Minerals are inorganic compounds, meaning they do not contain carbons. They are essential nutrients primarily derived from a healthy diet and they maintain their chemical structure regardless of external variables such as heat or cold. Minerals are found in soil, water, and rocks, and they make their way to the body via the animals, fish, plants, and water humans consume. Many believe that traces of iron can be absorbed into food that is cooked in a cast iron pan. One study found that certain cooking utensils may release minerals into food.
Minerals provide a variety of functions such as building material for bones, influencing muscle and nerve function, and regulating the body’s water balance. They also play an important role in the functioning of the immune system.
Micronutrients are nutrients the body needs in smaller amounts. Minerals are one category of micronutrients, and vitamins another. There are two types of minerals, macrominerals and microminerals (often referred to as trace minerals). Macrominerals are required in amounts greater than 100 mg per day, and include calcium, phosphorus, magnesium, sodium, potassium, and chloride. (Sodium, potassium, and chloride are also electrolytes.)
Microminerals are those nutrients required in amounts less than 100 mg per day, and include iron, chromium, copper, iodine, manganese, selenium, and zinc.
Both minerals and vitamins are needed by the body to function optimally, but vitamins are organic compounds, meaning they contain carbons and must be obtained from food. They can be broken down by heat, air, light, and acid, making their process of incorporation into the body potentially challenging. Cooking, storing, processing, or even transporting the food sources that contain vitamins can diminish their effectiveness.
Minerals help to maintain electrolyte balance, muscle contraction, and metabolism, strengthen teeth and bones, boost energy levels, support a healthy immune system, nervous system, and thyroid function.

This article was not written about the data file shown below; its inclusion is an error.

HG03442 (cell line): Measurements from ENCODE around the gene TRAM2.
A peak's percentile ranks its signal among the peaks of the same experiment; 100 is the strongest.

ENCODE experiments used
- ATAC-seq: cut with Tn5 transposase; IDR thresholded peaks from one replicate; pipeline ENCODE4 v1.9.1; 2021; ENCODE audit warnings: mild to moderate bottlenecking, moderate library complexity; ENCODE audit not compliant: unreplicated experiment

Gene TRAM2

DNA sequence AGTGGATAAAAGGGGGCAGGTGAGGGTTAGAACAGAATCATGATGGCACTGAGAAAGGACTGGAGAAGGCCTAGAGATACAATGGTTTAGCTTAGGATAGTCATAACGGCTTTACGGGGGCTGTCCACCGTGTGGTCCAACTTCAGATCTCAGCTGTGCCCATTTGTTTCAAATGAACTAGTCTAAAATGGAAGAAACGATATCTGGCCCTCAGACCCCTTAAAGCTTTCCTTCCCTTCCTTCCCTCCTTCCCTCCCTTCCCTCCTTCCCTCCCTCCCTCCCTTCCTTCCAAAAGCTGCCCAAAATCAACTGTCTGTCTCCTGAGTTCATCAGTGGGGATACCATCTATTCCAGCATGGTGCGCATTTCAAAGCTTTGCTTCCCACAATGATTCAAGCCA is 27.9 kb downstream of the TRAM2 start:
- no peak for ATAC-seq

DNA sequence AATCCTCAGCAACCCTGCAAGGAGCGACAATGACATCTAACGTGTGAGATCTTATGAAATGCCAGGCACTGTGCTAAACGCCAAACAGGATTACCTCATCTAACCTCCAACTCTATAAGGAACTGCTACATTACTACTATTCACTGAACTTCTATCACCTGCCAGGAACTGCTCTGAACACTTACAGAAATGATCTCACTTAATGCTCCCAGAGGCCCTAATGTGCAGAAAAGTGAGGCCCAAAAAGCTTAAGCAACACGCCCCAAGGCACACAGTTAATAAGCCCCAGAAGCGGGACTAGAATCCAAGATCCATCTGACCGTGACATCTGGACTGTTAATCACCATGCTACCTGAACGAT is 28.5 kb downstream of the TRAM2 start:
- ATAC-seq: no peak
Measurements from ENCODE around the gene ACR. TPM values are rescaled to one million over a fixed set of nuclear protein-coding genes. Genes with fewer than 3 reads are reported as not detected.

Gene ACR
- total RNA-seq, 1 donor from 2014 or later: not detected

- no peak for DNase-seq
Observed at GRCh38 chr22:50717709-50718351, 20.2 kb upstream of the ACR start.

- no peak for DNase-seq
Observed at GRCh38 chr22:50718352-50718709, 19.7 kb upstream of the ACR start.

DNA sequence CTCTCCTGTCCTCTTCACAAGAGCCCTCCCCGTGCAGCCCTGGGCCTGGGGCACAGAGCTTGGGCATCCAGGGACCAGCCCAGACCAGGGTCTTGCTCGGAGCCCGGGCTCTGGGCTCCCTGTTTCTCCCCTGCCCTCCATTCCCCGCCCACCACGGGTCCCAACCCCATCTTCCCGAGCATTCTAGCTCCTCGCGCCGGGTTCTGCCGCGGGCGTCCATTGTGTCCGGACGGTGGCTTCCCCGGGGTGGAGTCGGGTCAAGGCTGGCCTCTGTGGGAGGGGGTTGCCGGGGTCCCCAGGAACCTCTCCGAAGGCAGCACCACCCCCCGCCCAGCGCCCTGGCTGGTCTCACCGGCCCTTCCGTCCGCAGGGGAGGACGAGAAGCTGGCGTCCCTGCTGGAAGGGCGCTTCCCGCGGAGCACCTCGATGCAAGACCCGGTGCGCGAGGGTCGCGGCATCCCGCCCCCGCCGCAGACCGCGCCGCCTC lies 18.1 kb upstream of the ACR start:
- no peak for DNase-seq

Minerals can be found in many foods, but they are especially prevalent in nuts and seeds, leafy greens, shellfish, organ meats, eggs, beans, cruciferous vegetables, starchy vegetables, avocados, berries, sardines, tropical fruit, grains, and cocoa. That’s right – a nice piece of dark chocolate can be good for you!
The type of soil used to grow foods can contribute to mineral content in foods. The erosion of soil health has prompted exploration into alternatives to conventional farming. This study contends that regenerative agricultural practices can build soil health and enhance the nutritional profile of crops and livestock, thereby influencing human health.
Seaweed contains many minerals and can be a great source of iron and iodine, however some may contain high levels of potentially toxic metals depending on the sourcing. Nonetheless, it has the potential to make an important contribution to the daily intake of minerals as a promising source of essential minerals for functional food and food supplements.
The bioavailability of minerals such as iron, zinc, and calcium is known to be significantly affected by the fiber, phytic acid, and tannin content of food. Concentrations of these constituents are altered by various processing methods including milling, fermentation, germination (sprouting), extrusion, and thermal processing.
The best place to begin your search for receiving optimal minerals is your diet. Eating a wide variety of healthy, nutrient-dense foods like leafy greens, nuts (especially Brazil nuts and almonds), organ meats, avocados, berries, yogurt, and, of course, cocoa. If you, in conjunction with your healthcare provider, feel the need for supplementation, it is important to get exactly what you need. Look for the best combination of supplements to meet your needs. Care/Of offers their premium quality supplements in Personalized Daily Vitamin Packs that enable you to find just what you are looking for.
It is important to consult with your physician or healthcare provider before you begin supplementation of minerals. Large volumes of minerals can lead to toxicity.
Minerals are inorganic compounds that are essential for your optimal health and well-being. The primary source of these micronutrients is food, though even a diet rich in all the right things can sometimes leave you needing more. Supplementation of minerals can help keep your body strong, your bones healthy, your immune system working, and your nervous system functioning well. Consult your physician before you begin supplementation. And once you do, it is critical to keep an eye on your nutrient levels with regular follow-up and potential blood work.